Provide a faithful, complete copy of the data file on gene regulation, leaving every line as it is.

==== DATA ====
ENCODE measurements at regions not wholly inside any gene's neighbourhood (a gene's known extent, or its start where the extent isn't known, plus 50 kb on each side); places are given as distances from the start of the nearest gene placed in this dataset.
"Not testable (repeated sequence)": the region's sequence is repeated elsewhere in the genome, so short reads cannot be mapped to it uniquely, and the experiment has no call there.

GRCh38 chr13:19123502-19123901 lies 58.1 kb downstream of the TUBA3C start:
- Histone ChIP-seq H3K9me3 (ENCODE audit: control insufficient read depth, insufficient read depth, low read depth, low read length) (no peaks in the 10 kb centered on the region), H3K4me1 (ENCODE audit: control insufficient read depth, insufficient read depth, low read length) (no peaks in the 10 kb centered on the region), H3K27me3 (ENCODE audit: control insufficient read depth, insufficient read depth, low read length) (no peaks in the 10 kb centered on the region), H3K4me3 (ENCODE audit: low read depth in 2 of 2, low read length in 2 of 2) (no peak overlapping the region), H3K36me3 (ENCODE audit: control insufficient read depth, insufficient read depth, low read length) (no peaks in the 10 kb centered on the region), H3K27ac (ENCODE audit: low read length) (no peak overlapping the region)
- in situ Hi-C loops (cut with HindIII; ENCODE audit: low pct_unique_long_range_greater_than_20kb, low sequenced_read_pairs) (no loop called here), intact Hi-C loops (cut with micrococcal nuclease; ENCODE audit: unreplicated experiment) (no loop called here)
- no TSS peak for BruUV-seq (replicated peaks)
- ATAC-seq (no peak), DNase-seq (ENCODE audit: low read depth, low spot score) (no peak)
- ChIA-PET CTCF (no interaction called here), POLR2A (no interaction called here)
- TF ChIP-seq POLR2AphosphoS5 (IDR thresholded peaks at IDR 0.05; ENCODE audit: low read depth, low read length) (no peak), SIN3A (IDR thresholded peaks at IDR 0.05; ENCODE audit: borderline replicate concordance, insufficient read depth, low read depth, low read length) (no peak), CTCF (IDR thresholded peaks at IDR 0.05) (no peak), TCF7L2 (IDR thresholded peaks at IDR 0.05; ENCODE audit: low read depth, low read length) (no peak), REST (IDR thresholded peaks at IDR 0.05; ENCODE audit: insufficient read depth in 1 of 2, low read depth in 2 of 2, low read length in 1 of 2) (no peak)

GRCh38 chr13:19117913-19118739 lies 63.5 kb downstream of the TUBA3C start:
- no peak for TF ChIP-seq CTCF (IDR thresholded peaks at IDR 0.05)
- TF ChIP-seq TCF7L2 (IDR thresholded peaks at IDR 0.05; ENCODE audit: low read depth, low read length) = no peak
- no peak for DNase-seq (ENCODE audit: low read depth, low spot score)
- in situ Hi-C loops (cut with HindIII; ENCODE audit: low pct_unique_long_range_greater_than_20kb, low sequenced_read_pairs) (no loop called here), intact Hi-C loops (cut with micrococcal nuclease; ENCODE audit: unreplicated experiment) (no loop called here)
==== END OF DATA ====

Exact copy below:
ENCODE measurements at regions not wholly inside any gene's neighbourhood (a gene's known extent, or its start where the extent isn't known, plus 50 kb on each side); places are given as distances from the start of the nearest gene placed in this dataset.
"Not testable (repeated sequence)": the region's sequence is repeated elsewhere in the genome, so short reads cannot be mapped to it uniquely, and the experiment has no call there.

GRCh38 chr13:19123502-19123901 lies 58.1 kb downstream of the TUBA3C start:
- Histone ChIP-seq H3K9me3 (ENCODE audit: control insufficient read depth, insufficient read depth, low read depth, low read length) (no peaks in the 10 kb centered on the region), H3K4me1 (ENCODE audit: control insufficient read depth, insufficient read depth, low read length) (no peaks in the 10 kb centered on the region), H3K27me3 (ENCODE audit: control insufficient read depth, insufficient read depth, low read length) (no peaks in the 10 kb centered on the region), H3K4me3 (ENCODE audit: low read depth in 2 of 2, low read length in 2 of 2) (no peak overlapping the region), H3K36me3 (ENCODE audit: control insufficient read depth, insufficient read depth, low read length) (no peaks in the 10 kb centered on the region), H3K27ac (ENCODE audit: low read length) (no peak overlapping the region)
- in situ Hi-C loops (cut with HindIII; ENCODE audit: low pct_unique_long_range_greater_than_20kb, low sequenced_read_pairs) (no loop called here), intact Hi-C loops (cut with micrococcal nuclease; ENCODE audit: unreplicated experiment) (no loop called here)
- no TSS peak for BruUV-seq (replicated peaks)
- ATAC-seq (no peak), DNase-seq (ENCODE audit: low read depth, low spot score) (no peak)
- ChIA-PET CTCF (no interaction called here), POLR2A (no interaction called here)
- TF ChIP-seq POLR2AphosphoS5 (IDR thresholded peaks at IDR 0.05; ENCODE audit: low read depth, low read length) (no peak), SIN3A (IDR thresholded peaks at IDR 0.05; ENCODE audit: borderline replicate concordance, insufficient read depth, low read depth, low read length) (no peak), CTCF (IDR thresholded peaks at IDR 0.05) (no peak), TCF7L2 (IDR thresholded peaks at IDR 0.05; ENCODE audit: low read depth, low read length) (no peak), REST (IDR thresholded peaks at IDR 0.05; ENCODE audit: insufficient read depth in 1 of 2, low read depth in 2 of 2, low read length in 1 of 2) (no peak)

GRCh38 chr13:19117913-19118739 lies 63.5 kb downstream of the TUBA3C start:
- no peak for TF ChIP-seq CTCF (IDR thresholded peaks at IDR 0.05)
- TF ChIP-seq TCF7L2 (IDR thresholded peaks at IDR 0.05; ENCODE audit: low read depth, low read length) = no peak
- no peak for DNase-seq (ENCODE audit: low read depth, low spot score)
- in situ Hi-C loops (cut with HindIII; ENCODE audit: low pct_unique_long_range_greater_than_20kb, low sequenced_read_pairs) (no loop called here), intact Hi-C loops (cut with micrococcal nuclease; ENCODE audit: unreplicated experiment) (no loop called here)